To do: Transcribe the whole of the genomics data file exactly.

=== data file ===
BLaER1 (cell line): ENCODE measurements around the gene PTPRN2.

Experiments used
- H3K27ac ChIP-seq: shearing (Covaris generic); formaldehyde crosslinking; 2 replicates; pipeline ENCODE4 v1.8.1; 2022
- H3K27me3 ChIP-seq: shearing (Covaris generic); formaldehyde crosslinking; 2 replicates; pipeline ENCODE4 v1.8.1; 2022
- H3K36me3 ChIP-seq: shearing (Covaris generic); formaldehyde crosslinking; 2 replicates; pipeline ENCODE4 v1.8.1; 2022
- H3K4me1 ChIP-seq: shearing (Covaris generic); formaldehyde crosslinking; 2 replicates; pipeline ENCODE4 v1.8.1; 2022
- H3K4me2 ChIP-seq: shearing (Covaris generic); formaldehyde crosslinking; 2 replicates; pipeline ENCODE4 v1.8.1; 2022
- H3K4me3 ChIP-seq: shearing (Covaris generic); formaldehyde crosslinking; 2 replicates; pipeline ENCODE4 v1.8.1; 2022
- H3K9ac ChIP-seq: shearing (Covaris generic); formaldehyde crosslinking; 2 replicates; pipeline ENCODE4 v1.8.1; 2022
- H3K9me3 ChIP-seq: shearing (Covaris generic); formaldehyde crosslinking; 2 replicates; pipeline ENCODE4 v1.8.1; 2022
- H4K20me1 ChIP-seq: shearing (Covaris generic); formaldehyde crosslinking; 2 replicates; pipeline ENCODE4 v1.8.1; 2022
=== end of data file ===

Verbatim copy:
BLaER1 (cell line): ENCODE measurements around the gene PTPRN2.

Experiments used
- H3K27ac ChIP-seq: shearing (Covaris generic); formaldehyde crosslinking; 2 replicates; pipeline ENCODE4 v1.8.1; 2022
- H3K27me3 ChIP-seq: shearing (Covaris generic); formaldehyde crosslinking; 2 replicates; pipeline ENCODE4 v1.8.1; 2022
- H3K36me3 ChIP-seq: shearing (Covaris generic); formaldehyde crosslinking; 2 replicates; pipeline ENCODE4 v1.8.1; 2022
- H3K4me1 ChIP-seq: shearing (Covaris generic); formaldehyde crosslinking; 2 replicates; pipeline ENCODE4 v1.8.1; 2022
- H3K4me2 ChIP-seq: shearing (Covaris generic); formaldehyde crosslinking; 2 replicates; pipeline ENCODE4 v1.8.1; 2022
- H3K4me3 ChIP-seq: shearing (Covaris generic); formaldehyde crosslinking; 2 replicates; pipeline ENCODE4 v1.8.1; 2022
- H3K9ac ChIP-seq: shearing (Covaris generic); formaldehyde crosslinking; 2 replicates; pipeline ENCODE4 v1.8.1; 2022
- H3K9me3 ChIP-seq: shearing (Covaris generic); formaldehyde crosslinking; 2 replicates; pipeline ENCODE4 v1.8.1; 2022
- H4K20me1 ChIP-seq: shearing (Covaris generic); formaldehyde crosslinking; 2 replicates; pipeline ENCODE4 v1.8.1; 2022